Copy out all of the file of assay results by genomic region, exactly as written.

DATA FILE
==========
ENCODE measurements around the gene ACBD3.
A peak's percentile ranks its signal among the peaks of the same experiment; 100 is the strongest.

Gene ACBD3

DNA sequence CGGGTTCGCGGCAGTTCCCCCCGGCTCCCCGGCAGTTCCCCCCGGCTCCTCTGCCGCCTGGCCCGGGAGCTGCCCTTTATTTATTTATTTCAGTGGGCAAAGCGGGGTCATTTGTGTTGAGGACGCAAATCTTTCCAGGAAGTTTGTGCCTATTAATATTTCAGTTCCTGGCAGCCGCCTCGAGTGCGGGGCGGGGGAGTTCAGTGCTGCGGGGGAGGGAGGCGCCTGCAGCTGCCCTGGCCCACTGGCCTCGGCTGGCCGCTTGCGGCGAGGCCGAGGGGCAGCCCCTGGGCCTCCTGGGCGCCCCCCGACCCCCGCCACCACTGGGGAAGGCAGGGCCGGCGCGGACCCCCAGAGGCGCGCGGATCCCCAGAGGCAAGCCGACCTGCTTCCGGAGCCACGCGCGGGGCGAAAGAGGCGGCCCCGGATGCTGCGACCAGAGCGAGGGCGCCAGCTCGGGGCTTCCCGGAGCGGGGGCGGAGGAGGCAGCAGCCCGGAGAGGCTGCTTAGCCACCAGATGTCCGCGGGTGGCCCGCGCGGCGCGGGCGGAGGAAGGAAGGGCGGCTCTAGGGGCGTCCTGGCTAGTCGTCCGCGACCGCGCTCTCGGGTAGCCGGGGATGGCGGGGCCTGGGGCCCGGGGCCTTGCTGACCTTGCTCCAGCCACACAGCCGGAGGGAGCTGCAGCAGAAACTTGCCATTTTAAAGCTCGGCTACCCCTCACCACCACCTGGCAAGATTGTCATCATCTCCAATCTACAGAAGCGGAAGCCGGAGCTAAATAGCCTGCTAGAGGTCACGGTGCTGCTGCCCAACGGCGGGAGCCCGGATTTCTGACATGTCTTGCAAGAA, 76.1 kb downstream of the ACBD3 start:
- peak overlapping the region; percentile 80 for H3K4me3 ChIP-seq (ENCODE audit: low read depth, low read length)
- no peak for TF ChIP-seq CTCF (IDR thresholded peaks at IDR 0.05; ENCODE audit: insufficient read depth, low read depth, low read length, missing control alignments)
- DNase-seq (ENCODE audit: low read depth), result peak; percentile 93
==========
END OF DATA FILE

ENCODE measurements around the gene ACBD3.
A peak's percentile ranks its signal among the peaks of the same experiment; 100 is the strongest.

Gene ACBD3

DNA sequence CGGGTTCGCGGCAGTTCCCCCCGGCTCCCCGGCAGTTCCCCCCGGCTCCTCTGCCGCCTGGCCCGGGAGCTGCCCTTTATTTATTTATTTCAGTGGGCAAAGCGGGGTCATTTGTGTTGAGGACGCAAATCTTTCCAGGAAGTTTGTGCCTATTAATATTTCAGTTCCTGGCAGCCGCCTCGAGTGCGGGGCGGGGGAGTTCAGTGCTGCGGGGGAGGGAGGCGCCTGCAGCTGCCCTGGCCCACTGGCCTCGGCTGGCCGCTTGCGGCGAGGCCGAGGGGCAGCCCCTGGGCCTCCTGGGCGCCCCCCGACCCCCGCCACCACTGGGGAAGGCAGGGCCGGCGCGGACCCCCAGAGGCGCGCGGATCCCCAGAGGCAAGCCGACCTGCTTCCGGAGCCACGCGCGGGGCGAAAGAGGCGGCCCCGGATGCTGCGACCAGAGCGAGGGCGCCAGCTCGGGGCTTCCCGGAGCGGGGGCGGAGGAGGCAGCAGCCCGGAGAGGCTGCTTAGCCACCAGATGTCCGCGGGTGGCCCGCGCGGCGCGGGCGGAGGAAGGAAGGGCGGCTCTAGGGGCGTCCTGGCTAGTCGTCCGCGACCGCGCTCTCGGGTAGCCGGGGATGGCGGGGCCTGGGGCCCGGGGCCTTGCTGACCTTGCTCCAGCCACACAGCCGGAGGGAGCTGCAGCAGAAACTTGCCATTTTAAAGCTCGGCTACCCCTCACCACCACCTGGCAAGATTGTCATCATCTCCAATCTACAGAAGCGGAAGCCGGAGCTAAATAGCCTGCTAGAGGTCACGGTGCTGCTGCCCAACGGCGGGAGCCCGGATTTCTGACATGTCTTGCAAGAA, 76.1 kb downstream of the ACBD3 start:
- peak overlapping the region; percentile 80 for H3K4me3 ChIP-seq (ENCODE audit: low read depth, low read length)
- no peak for TF ChIP-seq CTCF (IDR thresholded peaks at IDR 0.05; ENCODE audit: insufficient read depth, low read depth, low read length, missing control alignments)
- DNase-seq (ENCODE audit: low read depth), result peak; percentile 93